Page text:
The Patient - Patient-Centered Outcomes Research

, Volume 9, Issue 6, pp 499–510 | Cite as

What Do Users of Generic Medicines Think of Them? A Systematic Review of Consumers’ and Patients’ Perceptions of, and Experiences with, Generic Medicines

  • Suzanne S. DunneEmail author
Systematic Review


Background and Objective

Considerable emphasis is placed on the use of generic medicines because of the potential economic benefits associated with their use. The objective of this systematic review is to compile and collate published research regarding patient/consumer perceptions and attitudes in relation to generic medicines, aiming to describe such views and detail patient experiences with generic medicines.


Literature published between 2005 and July 2015, indexed in PubMed, Scopus and EMBASE, on the topic of consumer or patient opinions of generic medicines were collated, using systematic searches, and appraised.


A total of 59 papers were reviewed. Familiarity and trust in brand names appears to be a substantial barrier to the increased use of generics, with patients also appearing to hold the view that if a product is cheaper, then it must not be as good. Some publications report positive views of generics, with positively inclined consumers stating that they did not perceive any difference between a generic and the proprietary medicine. Acceptance of generics appears to be higher in consumers with higher levels of education while patients from lower socioeconomic demographic groups tend to have greater mistrust of generics.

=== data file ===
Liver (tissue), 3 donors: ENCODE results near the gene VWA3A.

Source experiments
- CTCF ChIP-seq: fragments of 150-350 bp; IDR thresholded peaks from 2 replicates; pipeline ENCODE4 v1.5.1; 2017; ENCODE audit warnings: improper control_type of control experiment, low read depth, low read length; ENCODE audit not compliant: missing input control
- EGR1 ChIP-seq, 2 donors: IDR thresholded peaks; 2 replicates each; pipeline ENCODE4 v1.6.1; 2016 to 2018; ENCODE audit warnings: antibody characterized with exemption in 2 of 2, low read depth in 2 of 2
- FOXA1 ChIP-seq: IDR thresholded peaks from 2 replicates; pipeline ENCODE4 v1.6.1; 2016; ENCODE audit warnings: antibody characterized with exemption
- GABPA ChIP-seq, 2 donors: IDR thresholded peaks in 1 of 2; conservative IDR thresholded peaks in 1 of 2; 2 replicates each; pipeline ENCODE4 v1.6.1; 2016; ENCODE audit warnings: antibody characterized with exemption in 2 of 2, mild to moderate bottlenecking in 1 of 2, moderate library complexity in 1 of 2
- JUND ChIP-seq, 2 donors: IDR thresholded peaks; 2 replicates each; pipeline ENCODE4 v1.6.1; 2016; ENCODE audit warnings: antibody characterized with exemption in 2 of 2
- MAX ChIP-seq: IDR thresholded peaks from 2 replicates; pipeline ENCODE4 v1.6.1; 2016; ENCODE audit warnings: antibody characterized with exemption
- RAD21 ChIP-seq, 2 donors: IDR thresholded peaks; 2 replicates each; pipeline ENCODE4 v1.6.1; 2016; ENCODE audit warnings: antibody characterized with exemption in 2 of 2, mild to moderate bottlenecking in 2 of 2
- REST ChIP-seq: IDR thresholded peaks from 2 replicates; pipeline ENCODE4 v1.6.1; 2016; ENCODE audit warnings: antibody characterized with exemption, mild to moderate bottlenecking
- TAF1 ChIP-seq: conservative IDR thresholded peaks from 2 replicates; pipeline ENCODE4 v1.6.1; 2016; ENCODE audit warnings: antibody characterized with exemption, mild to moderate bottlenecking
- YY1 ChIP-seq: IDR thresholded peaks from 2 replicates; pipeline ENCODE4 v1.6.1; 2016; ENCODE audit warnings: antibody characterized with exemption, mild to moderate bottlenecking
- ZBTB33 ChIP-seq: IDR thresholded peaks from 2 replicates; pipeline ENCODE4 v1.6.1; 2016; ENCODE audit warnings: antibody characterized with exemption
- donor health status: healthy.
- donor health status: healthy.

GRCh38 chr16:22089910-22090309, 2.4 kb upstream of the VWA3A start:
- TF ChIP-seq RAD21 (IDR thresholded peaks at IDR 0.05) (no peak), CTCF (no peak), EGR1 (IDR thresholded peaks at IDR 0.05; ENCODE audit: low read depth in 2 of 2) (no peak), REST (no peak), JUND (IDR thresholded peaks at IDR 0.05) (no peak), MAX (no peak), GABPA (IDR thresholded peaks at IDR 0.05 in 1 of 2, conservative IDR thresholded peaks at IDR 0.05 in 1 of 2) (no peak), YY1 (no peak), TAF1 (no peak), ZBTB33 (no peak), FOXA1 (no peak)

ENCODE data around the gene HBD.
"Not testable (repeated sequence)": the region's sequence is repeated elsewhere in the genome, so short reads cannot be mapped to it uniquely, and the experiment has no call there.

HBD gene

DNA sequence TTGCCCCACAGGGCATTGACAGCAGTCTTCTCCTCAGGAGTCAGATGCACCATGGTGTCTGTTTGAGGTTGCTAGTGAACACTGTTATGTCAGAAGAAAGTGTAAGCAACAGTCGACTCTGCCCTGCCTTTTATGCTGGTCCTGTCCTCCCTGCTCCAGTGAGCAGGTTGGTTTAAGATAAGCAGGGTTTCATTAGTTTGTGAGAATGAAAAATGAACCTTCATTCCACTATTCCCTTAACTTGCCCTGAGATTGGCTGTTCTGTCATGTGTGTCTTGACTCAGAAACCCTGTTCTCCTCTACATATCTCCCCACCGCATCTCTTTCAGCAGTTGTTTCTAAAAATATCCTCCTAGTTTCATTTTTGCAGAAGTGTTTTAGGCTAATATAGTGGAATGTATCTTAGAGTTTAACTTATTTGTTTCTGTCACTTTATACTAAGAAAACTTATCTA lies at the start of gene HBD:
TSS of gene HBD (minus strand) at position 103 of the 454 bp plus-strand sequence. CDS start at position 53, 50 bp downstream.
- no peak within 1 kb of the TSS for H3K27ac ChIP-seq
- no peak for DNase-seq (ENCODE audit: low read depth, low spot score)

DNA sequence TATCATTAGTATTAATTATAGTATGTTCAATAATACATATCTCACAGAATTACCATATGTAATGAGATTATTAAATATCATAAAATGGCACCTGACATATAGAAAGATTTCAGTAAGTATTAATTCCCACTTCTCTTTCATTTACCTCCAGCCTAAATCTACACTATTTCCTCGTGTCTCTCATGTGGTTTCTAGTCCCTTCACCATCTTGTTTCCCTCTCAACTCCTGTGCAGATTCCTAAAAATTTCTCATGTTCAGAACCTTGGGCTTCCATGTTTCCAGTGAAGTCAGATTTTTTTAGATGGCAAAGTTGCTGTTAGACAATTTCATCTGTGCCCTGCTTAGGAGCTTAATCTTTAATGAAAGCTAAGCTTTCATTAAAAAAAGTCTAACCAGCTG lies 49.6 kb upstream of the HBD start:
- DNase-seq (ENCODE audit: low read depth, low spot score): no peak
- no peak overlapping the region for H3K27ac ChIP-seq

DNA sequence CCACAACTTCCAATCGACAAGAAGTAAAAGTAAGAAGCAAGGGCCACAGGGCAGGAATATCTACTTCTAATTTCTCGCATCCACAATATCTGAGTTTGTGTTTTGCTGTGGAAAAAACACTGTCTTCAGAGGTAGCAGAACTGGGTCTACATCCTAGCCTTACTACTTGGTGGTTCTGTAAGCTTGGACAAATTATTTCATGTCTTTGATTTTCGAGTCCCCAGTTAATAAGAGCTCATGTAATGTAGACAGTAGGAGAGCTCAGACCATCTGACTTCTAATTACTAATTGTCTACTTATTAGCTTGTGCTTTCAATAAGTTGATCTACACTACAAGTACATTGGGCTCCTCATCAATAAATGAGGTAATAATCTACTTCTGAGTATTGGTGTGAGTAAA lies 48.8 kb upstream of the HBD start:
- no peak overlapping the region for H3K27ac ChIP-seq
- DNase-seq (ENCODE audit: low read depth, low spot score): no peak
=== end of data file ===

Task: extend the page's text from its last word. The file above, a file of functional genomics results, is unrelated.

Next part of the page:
The provision of information to consumers that dispels myths about generics may improve confidence in generic medicines. As patients demonstrate a high degree of trust in physicians, their opinions can impact on patient/consumer opinions. Therefore, enhancing the perceptions of generics held by physicians is likely to have a positive impact on patient/consumer opinions of, and trust in, generic medications.


Generic Medication Generic Medicine Generic Drug MeSH Term Generic Substitution 
These keywords were added by machine and not by the authors. This process is experimental and the keywords may be updated as the learning algorithm improves.


Compliance with Ethical Standards

The author declares that there is no conflict of interest. No funding was received to perform this study.


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Copyright information

© Springer International Publishing Switzerland 2016

Authors and Affiliations

  1. 1.Centre for Interventions in Infection, Inflammation and Immunity (4i) and Graduate Entry Medical SchoolUniversity of LimerickLimerickIreland

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